The US recorded more than 20,000 new COVID-19 cases each of the past four days as the Delta variant spreads
The last time the US had back-to-back days of over 20,000 COVID-19 cases was in May.
The country recorded more than 20,000 daily cases for the past four days.
Close to 48% of the population is fully vaccinated but the Delta variant is spreading quickly.
The US recorded more than 20,000 daily COVID-19 cases for the past four days, according to data from the Centers for Disease Control and Prevention.
The trend comes as the more transmissible Delta variant spreads across the US and is expected to become the most dominant strain, CNN reported.
The last time the US had 20,000 cases a day for several days in a row was in May.
Experts urged residents to get vaccinated to help protect themselves and their communities from the variant that could cause more severe disease.
Dr. Rochelle Walensky, Director of the CDC, and Dr. Anthony Fauci, director of the National Institute of Allergy and Infectious Diseases said pockets of the country with low vaccination rates are at the biggest risk.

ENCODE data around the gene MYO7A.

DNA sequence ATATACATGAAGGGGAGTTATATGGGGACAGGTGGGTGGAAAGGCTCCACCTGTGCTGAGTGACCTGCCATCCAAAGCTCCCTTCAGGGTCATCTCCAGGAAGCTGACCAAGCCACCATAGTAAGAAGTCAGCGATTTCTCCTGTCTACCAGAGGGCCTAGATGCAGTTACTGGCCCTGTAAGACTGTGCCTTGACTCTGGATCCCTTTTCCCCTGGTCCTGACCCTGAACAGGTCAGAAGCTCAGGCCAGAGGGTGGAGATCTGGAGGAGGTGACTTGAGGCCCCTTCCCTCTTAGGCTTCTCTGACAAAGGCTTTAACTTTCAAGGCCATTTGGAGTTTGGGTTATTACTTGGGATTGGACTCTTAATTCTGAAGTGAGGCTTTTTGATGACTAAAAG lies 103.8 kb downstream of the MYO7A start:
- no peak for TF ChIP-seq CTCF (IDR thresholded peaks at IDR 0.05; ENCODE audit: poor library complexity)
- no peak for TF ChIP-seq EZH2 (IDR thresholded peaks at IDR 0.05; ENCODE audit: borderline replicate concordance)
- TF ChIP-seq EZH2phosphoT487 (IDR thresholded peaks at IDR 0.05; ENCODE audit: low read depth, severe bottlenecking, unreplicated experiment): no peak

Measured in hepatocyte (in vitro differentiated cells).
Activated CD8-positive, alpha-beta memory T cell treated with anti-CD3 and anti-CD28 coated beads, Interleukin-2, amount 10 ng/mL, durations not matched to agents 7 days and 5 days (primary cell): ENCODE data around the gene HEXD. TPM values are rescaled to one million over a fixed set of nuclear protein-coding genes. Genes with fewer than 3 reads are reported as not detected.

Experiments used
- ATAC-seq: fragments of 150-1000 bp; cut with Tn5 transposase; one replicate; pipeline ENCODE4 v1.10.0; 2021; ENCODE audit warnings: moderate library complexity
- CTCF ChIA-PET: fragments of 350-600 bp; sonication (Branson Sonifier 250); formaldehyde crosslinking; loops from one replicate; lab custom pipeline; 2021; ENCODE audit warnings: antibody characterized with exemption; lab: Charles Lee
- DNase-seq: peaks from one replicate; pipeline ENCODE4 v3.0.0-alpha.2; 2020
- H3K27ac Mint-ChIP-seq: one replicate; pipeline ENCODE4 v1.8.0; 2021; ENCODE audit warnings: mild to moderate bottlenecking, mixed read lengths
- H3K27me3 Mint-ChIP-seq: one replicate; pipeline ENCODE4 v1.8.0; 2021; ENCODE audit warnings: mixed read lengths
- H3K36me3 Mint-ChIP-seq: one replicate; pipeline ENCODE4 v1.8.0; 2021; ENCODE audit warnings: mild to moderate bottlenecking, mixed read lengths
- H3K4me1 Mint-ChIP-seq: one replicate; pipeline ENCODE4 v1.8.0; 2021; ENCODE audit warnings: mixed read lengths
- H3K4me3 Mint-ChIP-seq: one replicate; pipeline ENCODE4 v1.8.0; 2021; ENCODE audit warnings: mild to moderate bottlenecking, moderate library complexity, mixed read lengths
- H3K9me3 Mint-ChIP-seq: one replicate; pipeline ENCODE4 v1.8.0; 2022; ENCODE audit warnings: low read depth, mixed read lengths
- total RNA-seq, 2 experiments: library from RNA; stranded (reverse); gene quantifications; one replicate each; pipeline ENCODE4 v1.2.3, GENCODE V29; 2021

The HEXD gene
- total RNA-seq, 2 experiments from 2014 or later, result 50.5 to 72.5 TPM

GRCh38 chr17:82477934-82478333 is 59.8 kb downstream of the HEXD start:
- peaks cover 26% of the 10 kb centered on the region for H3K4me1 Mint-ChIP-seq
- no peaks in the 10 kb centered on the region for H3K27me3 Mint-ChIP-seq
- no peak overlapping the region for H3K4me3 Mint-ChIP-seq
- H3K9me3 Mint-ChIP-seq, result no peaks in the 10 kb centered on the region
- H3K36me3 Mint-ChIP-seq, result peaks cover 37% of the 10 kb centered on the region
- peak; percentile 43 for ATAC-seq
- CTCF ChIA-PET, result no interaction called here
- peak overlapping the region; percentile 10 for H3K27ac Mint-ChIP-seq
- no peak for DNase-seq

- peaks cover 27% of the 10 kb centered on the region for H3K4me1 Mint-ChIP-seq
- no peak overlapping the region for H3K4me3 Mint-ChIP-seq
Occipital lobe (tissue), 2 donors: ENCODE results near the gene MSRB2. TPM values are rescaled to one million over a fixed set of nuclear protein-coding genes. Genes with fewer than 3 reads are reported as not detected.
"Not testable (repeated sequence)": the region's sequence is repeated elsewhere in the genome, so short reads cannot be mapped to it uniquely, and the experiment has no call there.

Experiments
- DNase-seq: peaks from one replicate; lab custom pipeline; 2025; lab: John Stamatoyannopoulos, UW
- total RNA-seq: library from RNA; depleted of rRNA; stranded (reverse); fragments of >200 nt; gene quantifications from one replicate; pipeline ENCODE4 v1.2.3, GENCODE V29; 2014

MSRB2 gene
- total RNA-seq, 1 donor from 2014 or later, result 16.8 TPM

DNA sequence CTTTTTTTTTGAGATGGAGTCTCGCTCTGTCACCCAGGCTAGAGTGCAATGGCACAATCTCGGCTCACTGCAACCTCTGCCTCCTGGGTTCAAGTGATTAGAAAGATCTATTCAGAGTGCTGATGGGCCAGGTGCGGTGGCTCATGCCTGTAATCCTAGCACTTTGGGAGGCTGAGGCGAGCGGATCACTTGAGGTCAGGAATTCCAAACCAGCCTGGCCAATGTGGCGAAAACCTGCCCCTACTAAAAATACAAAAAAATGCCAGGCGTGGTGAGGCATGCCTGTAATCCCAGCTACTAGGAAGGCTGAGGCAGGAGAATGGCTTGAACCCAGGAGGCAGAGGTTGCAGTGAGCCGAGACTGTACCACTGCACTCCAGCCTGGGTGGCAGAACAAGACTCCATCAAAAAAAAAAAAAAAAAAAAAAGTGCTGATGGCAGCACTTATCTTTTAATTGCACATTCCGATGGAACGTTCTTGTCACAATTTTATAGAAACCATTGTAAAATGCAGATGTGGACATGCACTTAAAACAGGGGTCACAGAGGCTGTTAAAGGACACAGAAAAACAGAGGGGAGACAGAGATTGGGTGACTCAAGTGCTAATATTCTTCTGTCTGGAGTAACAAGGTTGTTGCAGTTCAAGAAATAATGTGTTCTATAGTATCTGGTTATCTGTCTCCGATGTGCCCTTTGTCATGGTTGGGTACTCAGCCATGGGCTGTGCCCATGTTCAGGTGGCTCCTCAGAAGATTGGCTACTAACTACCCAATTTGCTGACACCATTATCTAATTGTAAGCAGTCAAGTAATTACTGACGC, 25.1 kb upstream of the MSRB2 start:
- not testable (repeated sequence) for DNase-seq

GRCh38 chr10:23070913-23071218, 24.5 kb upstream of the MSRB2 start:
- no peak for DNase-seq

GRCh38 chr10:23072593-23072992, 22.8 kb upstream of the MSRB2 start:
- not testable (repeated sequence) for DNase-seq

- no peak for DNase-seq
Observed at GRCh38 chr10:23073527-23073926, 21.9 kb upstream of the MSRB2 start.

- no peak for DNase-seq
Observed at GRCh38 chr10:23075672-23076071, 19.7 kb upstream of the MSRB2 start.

"I'm concerned as this variant becomes more dominant, those select areas of the country that have a very low level of vaccination, like 30% or so, you're going to start seeing mini-surges that are localized to certain regions," Fauci told CNN.
Fauci also stressed that vaccination not only gives the recipient a high rate of protection but it also limits further mutations.
"It's so easy to get vaccinated. Viruses don't mutate if they can't replicate, and you can prevent them from replicating by vaccinating enough people so that the virus has nowhere to go," Fauci told NPR.
The White House COVID-19 Response Team has said almost all of COVID-19 hospitalizations and deaths are amongst those who are unvaccinated.
Close to 48% of all Americans are fully vaccinated with 55.4% receiving at least one dose of a vaccine, according to CDC data.
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